He is emphasizing that if we are to owe anyone anything, it’s not our money…it’s our love. Once again, Paul wants his Jewish readers to take note of the purpose of the law. The law is a vehicle with which we deliver love to our neighbors. Knowing the law’s requirements enables us to express our love in the kindest way possible.

Not cheating on our spouse, killing, stealing, or lying is but the first step in showing love to others. Paul expands on ways to show our love in the previous verses, and in the chapter to follow. Love encompasses what you do to your neighbor, in addition to what you don’t do.

Paul states twice in this short passage (v. 8-10) that love is the fulfillment of the law. In other words, the only way to fulfill the law is to love each other first. If we toss out the law, we are tossing out love, which Paul states is the summation of the law (v. 9). You can’t have one without the other.

Discussion Questions: Read Romans 13:8-1o, Matthew 22:36-40, and James 2:10. As stated by Jesus, what other kind of love is pointed out in the Ten Commandments? Does God consider them equally important? Can we pick and choose which commandments to keep?

Read  Galatians 5:13, 14. How might we “use liberty as an opportunity for the flesh”, as Paul mentions here? Does love ever free us from keeping God’s commandments? In what way is there liberty in our commandment-keeping?

Read Leviticus 19:18 and 1 John 4:20, 21. Was love also used as the motivating factor for those living in Old Testament times? Can we love God without loving others?

Thursday: Now Is Our Salvation

Paul wrapped up this last passage of chapter 13 with a distinct call for his readers to put on Christ. Doing this is the only way they would be able to keep God’s law and become the loving servant God requires.

He sounded almost desperate that they make this decision as soon as possible, because time was running out, he warned them. We almost feel he is preaching about the Second Coming, even though he wrote the epistle in the first century. He said plainly, “The night is far spent, the day is at hand.”

But Paul was right to present this topic with such urgency. No one knows how much longer he or she has to live on this earth. Therefore we can’t afford to postpone our decision to accept Christ. Only by accepting Him can we “walk properly, as in the day” (v. 13). Because Christ is the Light of the world (John 1:9), and is capable of leading “us in the paths of righteousness” (Psalm 23:3).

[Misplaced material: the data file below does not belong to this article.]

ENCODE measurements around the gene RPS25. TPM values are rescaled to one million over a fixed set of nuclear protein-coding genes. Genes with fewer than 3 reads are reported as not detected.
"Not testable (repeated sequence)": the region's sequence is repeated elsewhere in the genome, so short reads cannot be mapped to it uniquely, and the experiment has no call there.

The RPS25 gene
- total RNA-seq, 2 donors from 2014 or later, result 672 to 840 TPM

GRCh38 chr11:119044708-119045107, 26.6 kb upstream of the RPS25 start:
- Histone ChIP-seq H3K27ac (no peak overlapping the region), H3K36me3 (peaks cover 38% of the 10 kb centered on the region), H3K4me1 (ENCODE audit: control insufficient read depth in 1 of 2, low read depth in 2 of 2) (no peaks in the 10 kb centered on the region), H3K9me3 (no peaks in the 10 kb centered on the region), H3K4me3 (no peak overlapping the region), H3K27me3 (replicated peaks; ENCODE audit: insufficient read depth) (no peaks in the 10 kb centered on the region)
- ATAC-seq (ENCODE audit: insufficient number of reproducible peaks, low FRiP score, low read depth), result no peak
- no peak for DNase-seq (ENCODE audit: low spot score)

Discussion Questions: Read Romans 13:11-13 and 1 Thessalonians 5:6, 7. Why is sin often referred to as living in darkness?

Read Romans 13:14 and Galatians 3:27. What does it mean to “put on the Lord Jesus Christ”? Why is it important to be baptized? Is it a requirement to be saved?

Read Galatians 5:16-21. What are some of the “works of the flesh” that are not necessarily actions or works, but just a mindset? Why are these included in those things that fulfill the “lusts of the flesh”?


Paul’s statement about overcoming evil with good is in the heart of the lesson this week. We learn in chapters 12 and 13 that there are several aspects of doing this:

  1. Give yourself to God, in the same way as animal sacrifices were given. In other words, give Him your best. (Sunday)
  2. Be humble before God and before man. (Monday)
  3. Be a good citizen and show respect to those in authority. (Tuesday)
  4. Use love as your motivation to keep the commandments of God. (Wednesday)
  5. Live each day as if it were last. (Thursday)

Final Thoughts

Paul’s final verses in chapter 13 about putting on Christ resonate throughout this epistle. Indeed, the only way to overcome evil is to put on Christ’s robe of righteousness and be covered with His love and goodness. We don’t overcome evil with our OWN good. It has to be the holiness that comes from God.

Paul does not hesitate to show us ways to be humble, just as Jesus was humble in coming down from heaven to our world two thousand years ago. Jesus was and is our model. He is the One who shows us how to overcome evil. When we put on Christ, we are putting on His goodness. So, Paul wants to make it clear, especially to his legalistic Jewish friends, that we mustn’t strive to be good, as much as we strive to put on Christ, who is already good.

Next Week: Christian Living